By Eileen Ogintz
WALT DISNEY WORLD, FL (Day 1) — Cocktail anyone?
I’m at what’s called Reunion Station, learning how to juice, muddle and strain two cocktails I’ve never heard of.
Who knew Tequila and Scotch could taste so good? It certainly does in a Cascadian Fog when mixed with two kinds of bitters, agave sweetener, orange oil and served up in a glass with a slow-melting ice sphere.
Maybe you’d prefer a Lemonade on the Rails with Bourbon — fresh-squeezed lemon and orange juice, simple syrup, smashed fresh mint and finished with sparkling water.
Welcome to Walt Disney World. Actually, welcome to a newly branded Signature Disney Experience. The Reunion Lounge is kind of a concierge level space for Disney Vacation Club guests at the Wilderness Lodge, themed after such iconic national park lodges as the Awhanee at Yosemite National Park. We are getting a sample of the popular two hour craft-cocktail class, complete with crudités including salami and prosciutto.
There are also photography classes and art classes, among others. And at $40 per person for two hours, it seems a good deal.
Disney is expanding its theme park offerings at a great clip—Toy Story Land just opened with great fanfare at Disney’s Hollywood Studies and Pixar Pier at Disney’s California Adventure in Anaheim with the much anticipated Star Wars: Galaxy’s Edge slated for 2019 at Disney’s Hollywood Studios. The company is anxious to make sure fans appreciate that there is a lot more than theme parks for vacationers to enjoy.
“We’re bringing stories of the real world to life,” explained spokesman Amanda Adler. That includes luxe far flung adventures with Adventures by Disney, adult-only river cruises with a master sommelier on the Rhine, Disney sea cruises in Alaska and the Mediterranean as well as in the Caribbean and Disney Resorts outside of Florida including the popular Aulani in Hawaii.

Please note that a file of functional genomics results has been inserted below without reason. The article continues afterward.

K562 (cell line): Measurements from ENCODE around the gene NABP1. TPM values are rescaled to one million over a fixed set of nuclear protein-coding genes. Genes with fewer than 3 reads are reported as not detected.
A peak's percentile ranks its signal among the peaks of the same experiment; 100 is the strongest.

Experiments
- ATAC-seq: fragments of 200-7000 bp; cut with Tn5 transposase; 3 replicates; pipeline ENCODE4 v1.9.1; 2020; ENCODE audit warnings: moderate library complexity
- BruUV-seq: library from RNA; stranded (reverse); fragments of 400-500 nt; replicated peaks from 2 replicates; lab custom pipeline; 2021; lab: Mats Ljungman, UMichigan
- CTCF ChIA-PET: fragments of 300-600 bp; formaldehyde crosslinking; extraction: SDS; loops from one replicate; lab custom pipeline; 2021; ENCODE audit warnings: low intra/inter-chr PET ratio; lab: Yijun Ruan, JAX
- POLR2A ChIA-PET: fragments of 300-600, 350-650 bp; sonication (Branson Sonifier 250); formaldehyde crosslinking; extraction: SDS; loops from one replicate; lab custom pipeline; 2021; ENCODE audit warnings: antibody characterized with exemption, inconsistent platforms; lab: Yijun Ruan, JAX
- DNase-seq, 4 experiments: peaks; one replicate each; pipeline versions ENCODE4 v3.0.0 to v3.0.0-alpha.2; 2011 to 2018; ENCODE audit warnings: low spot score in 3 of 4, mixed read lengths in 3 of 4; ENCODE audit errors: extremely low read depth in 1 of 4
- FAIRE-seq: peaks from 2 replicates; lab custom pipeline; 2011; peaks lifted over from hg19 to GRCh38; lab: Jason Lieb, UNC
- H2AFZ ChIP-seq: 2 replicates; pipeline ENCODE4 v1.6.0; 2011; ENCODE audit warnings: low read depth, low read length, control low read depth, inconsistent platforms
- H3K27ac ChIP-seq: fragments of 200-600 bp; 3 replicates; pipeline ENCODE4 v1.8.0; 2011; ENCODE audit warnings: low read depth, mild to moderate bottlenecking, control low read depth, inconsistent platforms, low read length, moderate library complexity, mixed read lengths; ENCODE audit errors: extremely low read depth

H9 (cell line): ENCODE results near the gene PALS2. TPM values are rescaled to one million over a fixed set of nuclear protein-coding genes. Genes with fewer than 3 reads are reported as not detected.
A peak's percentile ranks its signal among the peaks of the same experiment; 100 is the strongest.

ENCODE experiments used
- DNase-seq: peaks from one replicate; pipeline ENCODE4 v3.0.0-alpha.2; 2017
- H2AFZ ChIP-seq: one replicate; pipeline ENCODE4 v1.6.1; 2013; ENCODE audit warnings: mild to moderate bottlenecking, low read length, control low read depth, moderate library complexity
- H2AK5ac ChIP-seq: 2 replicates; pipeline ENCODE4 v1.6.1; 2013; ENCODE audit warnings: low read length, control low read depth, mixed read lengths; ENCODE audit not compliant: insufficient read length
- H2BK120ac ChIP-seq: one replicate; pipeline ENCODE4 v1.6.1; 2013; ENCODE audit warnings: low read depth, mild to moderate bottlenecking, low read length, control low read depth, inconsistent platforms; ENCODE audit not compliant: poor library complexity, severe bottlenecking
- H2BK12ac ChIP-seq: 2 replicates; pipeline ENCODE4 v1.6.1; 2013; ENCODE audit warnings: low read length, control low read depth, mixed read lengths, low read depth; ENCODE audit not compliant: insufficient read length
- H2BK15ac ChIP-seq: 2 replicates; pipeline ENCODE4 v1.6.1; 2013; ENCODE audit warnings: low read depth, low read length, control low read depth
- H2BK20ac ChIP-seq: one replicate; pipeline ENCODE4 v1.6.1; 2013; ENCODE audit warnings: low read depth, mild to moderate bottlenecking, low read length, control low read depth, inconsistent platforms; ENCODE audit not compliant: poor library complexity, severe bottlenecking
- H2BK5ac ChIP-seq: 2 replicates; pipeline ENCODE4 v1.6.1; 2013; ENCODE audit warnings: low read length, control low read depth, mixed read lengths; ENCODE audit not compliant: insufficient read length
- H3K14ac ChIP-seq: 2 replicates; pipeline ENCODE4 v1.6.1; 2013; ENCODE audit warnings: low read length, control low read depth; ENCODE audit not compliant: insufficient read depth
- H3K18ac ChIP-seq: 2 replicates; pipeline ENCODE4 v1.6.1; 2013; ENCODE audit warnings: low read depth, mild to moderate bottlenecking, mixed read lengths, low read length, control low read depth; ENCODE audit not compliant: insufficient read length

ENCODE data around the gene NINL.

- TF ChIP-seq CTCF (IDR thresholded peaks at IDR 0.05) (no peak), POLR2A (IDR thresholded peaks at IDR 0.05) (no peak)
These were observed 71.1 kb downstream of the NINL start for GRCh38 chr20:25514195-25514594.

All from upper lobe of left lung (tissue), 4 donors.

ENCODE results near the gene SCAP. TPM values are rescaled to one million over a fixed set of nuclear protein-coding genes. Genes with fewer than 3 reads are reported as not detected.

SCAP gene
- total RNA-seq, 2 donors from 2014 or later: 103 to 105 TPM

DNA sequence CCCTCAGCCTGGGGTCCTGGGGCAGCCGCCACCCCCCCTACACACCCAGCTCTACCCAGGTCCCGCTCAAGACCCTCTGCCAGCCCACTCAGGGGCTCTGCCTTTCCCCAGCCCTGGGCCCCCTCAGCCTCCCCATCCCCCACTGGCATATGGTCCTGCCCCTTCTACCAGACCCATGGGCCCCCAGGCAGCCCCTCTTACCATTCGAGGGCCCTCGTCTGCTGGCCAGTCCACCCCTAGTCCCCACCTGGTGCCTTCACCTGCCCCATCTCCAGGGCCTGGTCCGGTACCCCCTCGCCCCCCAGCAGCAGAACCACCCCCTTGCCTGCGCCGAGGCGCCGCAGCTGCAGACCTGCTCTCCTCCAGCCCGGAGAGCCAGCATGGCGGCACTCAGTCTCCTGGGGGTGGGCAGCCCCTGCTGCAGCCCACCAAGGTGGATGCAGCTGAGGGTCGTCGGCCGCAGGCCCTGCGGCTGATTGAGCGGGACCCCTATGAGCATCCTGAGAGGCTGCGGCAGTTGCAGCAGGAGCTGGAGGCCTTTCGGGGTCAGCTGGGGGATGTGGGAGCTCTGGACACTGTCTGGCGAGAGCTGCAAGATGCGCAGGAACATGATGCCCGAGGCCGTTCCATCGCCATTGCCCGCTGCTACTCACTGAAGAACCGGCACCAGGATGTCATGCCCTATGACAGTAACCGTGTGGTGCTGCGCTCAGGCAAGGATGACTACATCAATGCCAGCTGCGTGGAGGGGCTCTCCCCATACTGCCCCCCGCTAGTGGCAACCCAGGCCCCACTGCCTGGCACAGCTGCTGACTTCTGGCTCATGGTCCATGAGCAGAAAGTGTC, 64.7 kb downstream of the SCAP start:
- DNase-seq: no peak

I’m sitting in an upscale two-bedroom log cabin surrounded by greenery with a big stone fireplace, one of 26 Copper Creek Villas and Cabins here at Wilderness Lodge. Guests have all the advantages of being on Disney property—complimentary airport transportation, resort transportation, extra magic hours (including daily summer early-morning magic hours to Toy Story Land). But there is more space, a full kitchen and a washer and drier. This doesn’t come cheap—upwards of $1500 a night–but it can sleep eight comfortably.
“People don’t realize that you can rent a Disney Vacation Club property,” said Jennifer Bruner, a manager of marketing strategy for Walt Disney Parks resorts.
Of course, you have your choice of 28,000 rooms at Disney with more to come. Disney’s Coronado Springs Resort is adding a new 15-foot tower next summer as well as the new Disney Riviera, a Star Wars-themed hotel, and a new Skyliner gondola system that will connect Disney’s Pop Century Resort, Disney’s Art of Animation Resort, Disney’s Caribbean Beach Resort and the new Disney Riviera Resort to Disney’s Hollywood Studios and Epcot.
The idea, said Bruner, is to give guests at resorts that until now only had bus service a fun way to get from place to place. At the same time, recognizing that it can sometimes be problematic to get from resort to resort for dinner, Disney has introduced Minnie Vans, distinctive red and white polka dot vans that you can order with your Lyft app for $25 a ride—a bargain when it can sometimes take two hours to get around the vast park. And although the complimentary “Magical Express” bus service is offered back and forth from the Orlando International Airport to the resorts, some guests are opting to pay for Minnie Vans to get where they are going more quickly, complete with two car seats, as is required by Florida law for children six and under.
Bruner added that resorts are being renovated to make better use of the space—beds that come out over the dining table in the family suites at the Art of Animation, for example.
And while some guests want the theme park experience from the time they wake up till they go to sleep, others don’t whether they transport themselves to the African Savanah at Wilderness Lodge where giraffes may be grazing outside their windows or to the Pacific Northwest t Wilderness Lodge like me. There’s not a theme park character in site as I look out to our private hot tub, screened porch and the lake beyond.
Another Cascadian Fog, please. I’ll have it in front of the fire in my cabin.